In 2013, two TV series debuted that introduced viewers to indelible and relatable characters that would help to change the face of addiction and provide representation for millions who struggled with the disease. Netflix debuted Orange Is the New Black that summer, and CBS followed suit with Mom in September. While each series tackled addiction, trauma, community, and sobriety in their own way, they both focused on women with few resources and a lack of access to professional treatment who struggled with substance use. The shows gamely tackled real-world barriers to receiving help that especially apply to women, including shame, guilt, and perceived gender roles.
Both OITNB and Mom also had women at the helm. Gemma Baker joined Chuck Lorre and Eddie Gorodetsky on the Mom team, and Jenji Kohan served as showrunner and creator of OITNB. Also, both shows were funny! Addressing the topic of addiction can be done through a comedic lens. It doesn’t always have to be doom and gloom, it just has to be done with the care and skill that these shows demonstrated.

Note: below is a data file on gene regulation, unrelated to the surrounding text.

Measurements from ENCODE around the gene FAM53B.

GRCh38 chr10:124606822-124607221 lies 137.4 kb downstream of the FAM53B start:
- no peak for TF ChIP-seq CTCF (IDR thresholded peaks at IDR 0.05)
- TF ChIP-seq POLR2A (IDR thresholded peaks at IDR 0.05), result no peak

These series gave much-needed breath to a public conversation that was already underway. Addiction and substance misuse continued to rise and, with a lack of services available, incarceration was increasingly being used as a “solution” to the problem. Characters such as Nicky Nichols (Natasha Lyonne) and Poussey Washington (Samira Wiley) on OITNB found themselves trapped in Litchfield Correctional with no one to turn to but their peers. Relapse was often staved off when these women utilized the strength of their support networks. And, while they weren’t incarcerated, the same held true for the motley crew of AA attendees on Mom.
It’s been nearly a decade since these two series debuted and, sadly, not much has changed in terms of providing a more robust social safety net for individuals struggling with addiction. But these humble TV shows made a mark on society by helping provide context for the struggle. Addiction is often defined as continued use or behavior despite consequences, but it is almost always a symptom of a larger, more pervasive issue. Many people seek to self-medicate issues such as unresolved childhood trauma or untreated mental health disorders because it initially seems like the easiest or most convenient path to take. Then, when addictive behaviors begin to control their lives, feelings of shame, isolation, and loneliness are compounded and asking for help can feel damn near impossible.